Packing Instruction P622 requires triple packaging consisting of inner, intermediary and outer packagings. The outer packaging must conform to UN packing group I performance level for solids.

It is possible to post UN3373 substances using the postal service. UN3373 US postal service  compliant packaging is available on our website.

Packaging that is suitable for transporting category A infectious substances will also be suitable for transporting category B infectious substances – but not vice versa.


Primary receptacle

The infectious substances should be stored within a leakproof (for liquids) or a siftproof (for solids) primary receptacle. It should be made of glass, plastic, or metal, and labelled in accordance to the dangers of the goods within.

If transporting a liquid, an absorbent material that can absorb 100% of the liquid should be stored alongside the primary receptacle.


Secondary packaging

The secondary packaging should also be watertight and suitably leakproof or siftproof. This packaging should fully enclose the primary receptacle and absorbent material.

For UN3373 substances, either the secondary packing or the outer packaging must be rigid. Whereas for UN2814 and UN2900 substances, the outer packing must be rigid.

In some cases, it is possible to transport more than one primary receptacle within the secondary packaging (i.e., if all substances are the same class). If so, each primary receptacle must be stored in a way that prevents contact or breakage between them – a cushioning material may be used.


Outer packaging

Outer packaging is the final layer of triple packaging and it should fully enclose the secondary packaging and primary receptacle.

Because the outer packaging is the last barrier for protecting the goods within, it must be of an appropriate strength and capable of withstanding any damages that may occur during transit.

There should be an itemised list of the contents being transported located either between the secondary packaging and outer packaging or taped onto the exterior of the secondary packaging.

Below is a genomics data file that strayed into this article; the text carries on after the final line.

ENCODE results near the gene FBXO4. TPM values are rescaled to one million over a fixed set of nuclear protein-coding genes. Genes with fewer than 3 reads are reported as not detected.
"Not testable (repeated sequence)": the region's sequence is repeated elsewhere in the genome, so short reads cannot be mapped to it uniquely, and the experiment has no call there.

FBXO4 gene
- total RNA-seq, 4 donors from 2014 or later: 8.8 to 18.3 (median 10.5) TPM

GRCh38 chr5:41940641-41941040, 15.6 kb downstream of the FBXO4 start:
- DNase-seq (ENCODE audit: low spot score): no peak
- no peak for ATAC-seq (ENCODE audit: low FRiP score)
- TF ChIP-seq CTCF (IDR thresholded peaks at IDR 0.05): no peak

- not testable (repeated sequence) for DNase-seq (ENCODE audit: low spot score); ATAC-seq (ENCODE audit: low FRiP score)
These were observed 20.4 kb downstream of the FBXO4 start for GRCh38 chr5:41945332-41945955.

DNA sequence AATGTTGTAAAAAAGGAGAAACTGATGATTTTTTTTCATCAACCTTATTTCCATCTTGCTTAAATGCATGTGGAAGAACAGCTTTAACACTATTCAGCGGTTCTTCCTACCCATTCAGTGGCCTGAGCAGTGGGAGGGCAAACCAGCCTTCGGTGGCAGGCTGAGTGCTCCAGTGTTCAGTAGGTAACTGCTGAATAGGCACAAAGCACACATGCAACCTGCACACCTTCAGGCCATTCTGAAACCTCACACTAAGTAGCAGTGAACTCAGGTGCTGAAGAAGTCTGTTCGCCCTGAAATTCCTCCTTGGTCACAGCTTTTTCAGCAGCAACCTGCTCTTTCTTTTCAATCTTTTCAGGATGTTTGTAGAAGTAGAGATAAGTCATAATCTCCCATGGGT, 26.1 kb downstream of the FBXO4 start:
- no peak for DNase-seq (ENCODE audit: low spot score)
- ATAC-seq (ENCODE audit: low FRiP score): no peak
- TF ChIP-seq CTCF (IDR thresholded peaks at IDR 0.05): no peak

It is required for at least one surface of the outer packaging to have a minimum dimension of 100mm × 100mm.


Class 6.2 shipping exemptions

There are a number of circumstances where a shipper may be exempt from following the class 6.2 shipping regulations for infectious substances.

For example, when shipping human and animal medical samples for testing unrelated to infectious diseases (where there is a low probability that any pathogens will be present), consignors can mark the outer packaging as ‘exempt human specimen’ or ‘exempt animal specimen’ as appropriate and avoid other infectious substance regulations.

UN3291 and UN3549 medical waste are not permitted for exemption and should continue to be classified as infectious substances.

For more information on exemptions, please contact our team at Air Sea USA and we can offer you advice.

Class 6.2 shipping products for infectious substances

At Air Sea USA, we stock complete triple packaging systems and individual components for both category A (UN2814 and UN2900) and category B (UN3373) infectious substances.

If you cannot see any products that meet your needs, then please contact us for a custom made infectious substance packaging quote and we would be happy to help.


Air Sea USA infectious substance packaging

We hope that we have helped you determine what infectious substance packaging you need. If you require any further advice from us regarding sending infectious substances by post, or any other UN approved packaging subject, contact us and we will get back in touch with our advice.